UCL Discovery
UCL home » Library Services » Electronic resources » UCL Discovery

Investigation of bubble fragmentation using acoustical measurements

Drahne, Ulrike; (2021) Investigation of bubble fragmentation using acoustical measurements. Doctoral thesis (Ph.D), UCL (University College London). Green open access

[thumbnail of Ulrike Drahne_Investigation of bubble fragmentation using acoustical measurements.pdf]
Preview
Text
Ulrike Drahne_Investigation of bubble fragmentation using acoustical measurements.pdf

Download (142MB) | Preview

Abstract

Bubbles in the ocean mediate the gas exchange between ocean and atmosphere. This gas exchange is vital for the Earth's climate, yet bubble mediated gas exchange is poorly understood, and therefore parametrization in climate models is limited. Enhanced understanding of bubble mediated gas exchange will therefore improve climate models. In medicine, bubbles are used to improve the quality of ultrasound images by enhancing the image contrast. Micro-bubbles are injected into the blood stream and are excited into oscillation by external ultrasound. Bubble oscillation increases the signal-to-noise ratio in the images making it easier to recognize anomalies. In the biomedical industry, bio-reactors are used to cultivate cells. Stirring or shaking of the reactors generates bubbles, and cells adhere to the sticky bubble surface. When the bubble burst the cell is damaged resulting in loss of cells, time and increased costs. Here, research is required to reduce bubble fragmentation. Acoustic measurements were used to study bubble sizes of parent and daughter bubbles. Using bubbles with an initial radius of approximately 3mm, bubble pinch-off and bubble fragmentation was investigated experimentally for water temperatures ranging from 3-30°C and for a surface tension value between 0.032N/m and 0.070N/m. The measured acoustic signals were fitted with a successfully validated numerical fit algorithm. For varying water temperature and surface tension all the volume split ratios exhibited similar U - shapes with a minimum for similar sized daughter bubbles. The experimental data do not agree with existing theoretical fragmentation models, that predict a maximum for similar sized daughter bubbles. Current theoretical fragmentation models are presumably based on inaccurate assumptions and require revision, e.g. by accounting for the fragmentation mechanism resulting in one large and one small bubble, rather than relying on general energetics arguments. Particle Image Velocimetry (PIV) was used to visualise the 2D flow conditions caused by two colliding water jets leading to bubble fragmentation. Three different pump rotation speeds of 40, 50 and 60rpm and four different heights of the vertical offset (0, 1, 2 and 3cm) between both flow tubes were investigated. The location of bubble fragmentation in the 2D flow field was investigated for the same pump speeds and tube offsets. Additionally, location of bubble fragmentation at 30rpm, 1cm offset and a surface tension of 0.031N/m was analysed. This allowed for comparison between fragmentation processes and the local conditions that were responsible for bubble fragmentation. The location of bubble fragmentation was independent of the flow velocity through the glass tubes, the vertical offset between the tubes and water surface tension. Fragmentation mostly occurred in a preferred range of maximum shear rate of 15-25 1/s. Fragmentation process and location of bubble fragmentation were independent of water temperature (which chiefly affects water viscosity) and surface tension. For a water temperature range of 3-30°C and a surface tension range of 0.031-0.070N/m, a universal volume split ratio was observed showing that parent bubbles mostly fragmented into one large and one small bubble, and that similar sized daughter bubbles were rarely observed. These findings are significant since firstly, a universal volume split ratio means that the fragmentation mechanism is independent of water conditions, and secondly, a universal volume split ratio means that daughter bubble sizes in the open ocean may be similar anywhere in the global ocean, i.e. in polar as well as in tropical regions.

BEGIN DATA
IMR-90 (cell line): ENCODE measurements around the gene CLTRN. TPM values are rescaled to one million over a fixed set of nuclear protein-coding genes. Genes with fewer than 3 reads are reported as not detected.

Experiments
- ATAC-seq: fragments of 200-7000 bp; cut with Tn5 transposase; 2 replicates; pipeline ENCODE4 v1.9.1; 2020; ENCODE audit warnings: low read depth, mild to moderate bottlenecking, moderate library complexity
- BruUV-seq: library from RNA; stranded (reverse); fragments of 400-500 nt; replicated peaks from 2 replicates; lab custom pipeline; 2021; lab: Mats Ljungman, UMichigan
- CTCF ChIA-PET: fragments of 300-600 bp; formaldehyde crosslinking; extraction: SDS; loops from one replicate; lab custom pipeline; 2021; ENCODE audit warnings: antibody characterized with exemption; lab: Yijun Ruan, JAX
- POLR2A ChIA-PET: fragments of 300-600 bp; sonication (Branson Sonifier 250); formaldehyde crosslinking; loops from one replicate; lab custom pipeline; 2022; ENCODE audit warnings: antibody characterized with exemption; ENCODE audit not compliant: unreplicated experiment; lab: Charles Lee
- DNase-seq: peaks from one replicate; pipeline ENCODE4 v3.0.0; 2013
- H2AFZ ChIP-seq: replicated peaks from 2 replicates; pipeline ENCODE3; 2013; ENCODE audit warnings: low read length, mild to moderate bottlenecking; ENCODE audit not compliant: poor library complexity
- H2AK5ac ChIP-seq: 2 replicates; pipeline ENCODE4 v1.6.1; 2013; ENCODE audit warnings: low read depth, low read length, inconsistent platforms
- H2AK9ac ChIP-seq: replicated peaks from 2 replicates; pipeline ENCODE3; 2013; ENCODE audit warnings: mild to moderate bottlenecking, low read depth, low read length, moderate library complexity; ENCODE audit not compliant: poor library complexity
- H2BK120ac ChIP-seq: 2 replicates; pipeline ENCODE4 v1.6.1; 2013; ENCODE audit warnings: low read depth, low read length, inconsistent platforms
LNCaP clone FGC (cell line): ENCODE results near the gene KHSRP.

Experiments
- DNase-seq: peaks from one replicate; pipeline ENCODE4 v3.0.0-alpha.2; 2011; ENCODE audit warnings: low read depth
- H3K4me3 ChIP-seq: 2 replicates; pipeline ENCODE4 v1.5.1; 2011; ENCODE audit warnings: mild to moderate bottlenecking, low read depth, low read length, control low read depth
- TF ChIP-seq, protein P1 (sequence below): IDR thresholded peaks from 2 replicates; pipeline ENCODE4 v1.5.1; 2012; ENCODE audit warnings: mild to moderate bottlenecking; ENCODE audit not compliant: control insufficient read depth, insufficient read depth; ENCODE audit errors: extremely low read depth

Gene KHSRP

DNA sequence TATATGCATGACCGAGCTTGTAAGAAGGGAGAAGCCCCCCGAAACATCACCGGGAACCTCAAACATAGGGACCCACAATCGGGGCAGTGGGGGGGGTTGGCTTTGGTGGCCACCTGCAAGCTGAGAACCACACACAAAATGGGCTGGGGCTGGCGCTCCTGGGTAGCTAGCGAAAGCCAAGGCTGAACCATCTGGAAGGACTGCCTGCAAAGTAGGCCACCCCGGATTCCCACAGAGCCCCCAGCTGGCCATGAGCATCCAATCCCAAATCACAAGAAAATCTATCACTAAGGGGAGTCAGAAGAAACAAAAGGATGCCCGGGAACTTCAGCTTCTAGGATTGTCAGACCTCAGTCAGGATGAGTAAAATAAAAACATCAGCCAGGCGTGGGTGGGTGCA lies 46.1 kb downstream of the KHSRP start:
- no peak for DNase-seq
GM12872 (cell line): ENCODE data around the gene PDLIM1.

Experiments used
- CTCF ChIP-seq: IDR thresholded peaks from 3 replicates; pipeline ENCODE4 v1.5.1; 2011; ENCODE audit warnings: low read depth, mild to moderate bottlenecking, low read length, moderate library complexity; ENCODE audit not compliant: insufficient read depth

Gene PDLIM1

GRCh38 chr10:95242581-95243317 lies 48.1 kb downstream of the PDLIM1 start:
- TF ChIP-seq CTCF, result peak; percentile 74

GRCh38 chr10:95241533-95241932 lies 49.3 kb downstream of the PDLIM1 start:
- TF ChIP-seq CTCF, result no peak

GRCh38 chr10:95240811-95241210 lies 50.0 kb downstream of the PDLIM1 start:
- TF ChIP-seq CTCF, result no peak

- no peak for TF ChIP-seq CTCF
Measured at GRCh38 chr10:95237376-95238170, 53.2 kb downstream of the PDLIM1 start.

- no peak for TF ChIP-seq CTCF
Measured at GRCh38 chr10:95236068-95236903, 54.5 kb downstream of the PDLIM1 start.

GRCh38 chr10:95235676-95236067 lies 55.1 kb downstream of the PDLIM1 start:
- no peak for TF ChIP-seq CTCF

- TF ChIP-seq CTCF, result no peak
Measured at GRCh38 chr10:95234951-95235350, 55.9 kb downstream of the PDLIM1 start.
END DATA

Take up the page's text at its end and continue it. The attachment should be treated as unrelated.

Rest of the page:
Type: Thesis (Doctoral)
Qualification: Ph.D
Title: Investigation of bubble fragmentation using acoustical measurements
Event: UCL (University College London)
Open access status: An open access version is available from UCL Discovery
Language: English
Additional information: Copyright © The Author 2021. Original content in this thesis is licensed under the terms of the Creative Commons Attribution-NonCommercial 4.0 International (CC BY-NC 4.0) Licence (https://creativecommons.org/licenses/by-nc/4.0/). Any third-party copyright material present remains the property of its respective owner(s) and is licensed under its existing terms. Access may initially be restricted at the author’s request.
UCL classification: UCL
UCL > Provost and Vice Provost Offices
UCL > Provost and Vice Provost Offices > UCL BEAMS
UCL > Provost and Vice Provost Offices > UCL BEAMS > Faculty of Engineering Science
UCL > Provost and Vice Provost Offices > UCL BEAMS > Faculty of Engineering Science > Dept of Mechanical Engineering
URI: https://discovery.ucl.ac.uk/id/eprint/10128346
Downloads since deposit
11Downloads
Download activity - last month
Download activity - last 12 months
Downloads by country - last 12 months

Archive Staff Only

View Item View Item